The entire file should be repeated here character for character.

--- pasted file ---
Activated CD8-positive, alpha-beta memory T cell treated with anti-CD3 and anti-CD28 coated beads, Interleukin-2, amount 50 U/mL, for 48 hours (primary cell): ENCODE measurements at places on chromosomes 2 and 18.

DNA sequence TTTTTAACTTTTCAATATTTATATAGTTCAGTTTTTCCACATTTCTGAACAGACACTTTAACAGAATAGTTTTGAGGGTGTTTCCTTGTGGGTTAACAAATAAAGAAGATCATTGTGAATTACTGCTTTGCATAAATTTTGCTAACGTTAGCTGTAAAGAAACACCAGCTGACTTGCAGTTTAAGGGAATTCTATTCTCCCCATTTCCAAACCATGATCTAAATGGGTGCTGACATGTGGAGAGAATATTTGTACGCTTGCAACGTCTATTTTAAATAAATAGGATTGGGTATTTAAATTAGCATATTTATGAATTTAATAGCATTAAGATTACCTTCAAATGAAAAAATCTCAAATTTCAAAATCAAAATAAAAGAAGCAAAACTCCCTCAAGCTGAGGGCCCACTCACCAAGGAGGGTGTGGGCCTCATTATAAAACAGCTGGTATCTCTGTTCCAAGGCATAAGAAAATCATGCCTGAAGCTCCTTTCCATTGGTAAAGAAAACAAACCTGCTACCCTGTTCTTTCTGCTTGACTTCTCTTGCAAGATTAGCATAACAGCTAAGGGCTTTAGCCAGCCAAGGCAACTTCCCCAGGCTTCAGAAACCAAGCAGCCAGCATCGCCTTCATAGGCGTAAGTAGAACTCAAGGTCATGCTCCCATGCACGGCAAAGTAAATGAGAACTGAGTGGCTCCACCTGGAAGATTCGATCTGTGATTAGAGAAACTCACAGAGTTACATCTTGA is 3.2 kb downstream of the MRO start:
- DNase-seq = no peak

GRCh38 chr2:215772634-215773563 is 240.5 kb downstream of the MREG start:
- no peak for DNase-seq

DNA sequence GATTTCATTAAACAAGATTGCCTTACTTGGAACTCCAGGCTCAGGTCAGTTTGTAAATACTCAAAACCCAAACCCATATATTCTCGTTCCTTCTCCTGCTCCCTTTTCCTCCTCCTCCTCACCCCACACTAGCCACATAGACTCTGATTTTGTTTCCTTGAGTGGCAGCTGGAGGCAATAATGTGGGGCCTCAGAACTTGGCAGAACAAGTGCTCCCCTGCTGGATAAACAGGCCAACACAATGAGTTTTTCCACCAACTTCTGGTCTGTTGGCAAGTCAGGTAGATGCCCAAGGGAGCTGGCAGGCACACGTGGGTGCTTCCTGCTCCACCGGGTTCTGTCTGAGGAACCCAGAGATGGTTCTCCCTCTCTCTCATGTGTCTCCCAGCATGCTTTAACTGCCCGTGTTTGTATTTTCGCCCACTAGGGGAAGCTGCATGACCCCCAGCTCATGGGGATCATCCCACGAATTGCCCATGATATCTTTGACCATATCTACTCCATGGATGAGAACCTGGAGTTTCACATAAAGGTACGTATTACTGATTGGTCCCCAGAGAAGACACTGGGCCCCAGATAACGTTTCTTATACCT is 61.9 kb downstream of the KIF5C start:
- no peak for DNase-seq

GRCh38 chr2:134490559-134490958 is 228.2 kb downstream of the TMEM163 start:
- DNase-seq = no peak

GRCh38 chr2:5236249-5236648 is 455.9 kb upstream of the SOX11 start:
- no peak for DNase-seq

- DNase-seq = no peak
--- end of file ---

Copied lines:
Activated CD8-positive, alpha-beta memory T cell treated with anti-CD3 and anti-CD28 coated beads, Interleukin-2, amount 50 U/mL, for 48 hours (primary cell): ENCODE measurements at places on chromosomes 2 and 18.

DNA sequence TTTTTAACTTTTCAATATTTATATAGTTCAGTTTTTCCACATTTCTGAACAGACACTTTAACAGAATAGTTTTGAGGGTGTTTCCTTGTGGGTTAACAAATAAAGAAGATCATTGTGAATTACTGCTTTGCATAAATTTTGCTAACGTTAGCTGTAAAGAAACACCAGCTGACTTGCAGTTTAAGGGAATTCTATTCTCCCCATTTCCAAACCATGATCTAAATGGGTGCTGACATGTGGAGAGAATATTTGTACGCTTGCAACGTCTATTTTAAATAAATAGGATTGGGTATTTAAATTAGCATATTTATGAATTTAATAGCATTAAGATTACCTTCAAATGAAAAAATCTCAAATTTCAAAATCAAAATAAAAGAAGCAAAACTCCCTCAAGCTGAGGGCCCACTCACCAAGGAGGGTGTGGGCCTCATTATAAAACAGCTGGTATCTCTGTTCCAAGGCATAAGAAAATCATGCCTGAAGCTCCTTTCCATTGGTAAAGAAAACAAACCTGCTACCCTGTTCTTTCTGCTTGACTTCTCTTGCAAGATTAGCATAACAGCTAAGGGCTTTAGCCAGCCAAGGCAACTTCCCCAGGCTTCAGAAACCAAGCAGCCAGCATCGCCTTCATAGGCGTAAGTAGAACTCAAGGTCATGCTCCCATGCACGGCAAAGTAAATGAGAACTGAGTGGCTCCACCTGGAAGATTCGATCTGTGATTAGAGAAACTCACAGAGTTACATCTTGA is 3.2 kb downstream of the MRO start:
- DNase-seq = no peak

GRCh38 chr2:215772634-215773563 is 240.5 kb downstream of the MREG start:
- no peak for DNase-seq

DNA sequence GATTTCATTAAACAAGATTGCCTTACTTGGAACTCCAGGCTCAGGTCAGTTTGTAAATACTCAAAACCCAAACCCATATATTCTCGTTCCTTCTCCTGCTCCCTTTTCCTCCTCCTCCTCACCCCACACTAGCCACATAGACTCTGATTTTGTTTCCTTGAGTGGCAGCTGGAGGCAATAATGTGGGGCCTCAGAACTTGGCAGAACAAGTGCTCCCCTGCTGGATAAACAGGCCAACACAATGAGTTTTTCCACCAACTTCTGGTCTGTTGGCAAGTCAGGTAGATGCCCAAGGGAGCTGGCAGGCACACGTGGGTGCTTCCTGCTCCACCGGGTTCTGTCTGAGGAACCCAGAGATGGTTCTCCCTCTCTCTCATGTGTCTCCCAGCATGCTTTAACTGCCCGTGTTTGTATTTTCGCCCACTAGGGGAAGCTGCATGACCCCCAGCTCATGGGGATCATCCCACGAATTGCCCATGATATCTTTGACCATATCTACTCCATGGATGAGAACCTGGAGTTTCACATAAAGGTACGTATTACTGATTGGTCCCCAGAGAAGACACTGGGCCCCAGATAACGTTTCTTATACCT is 61.9 kb downstream of the KIF5C start:
- no peak for DNase-seq

GRCh38 chr2:134490559-134490958 is 228.2 kb downstream of the TMEM163 start:
- DNase-seq = no peak

GRCh38 chr2:5236249-5236648 is 455.9 kb upstream of the SOX11 start:
- no peak for DNase-seq

- DNase-seq = no peak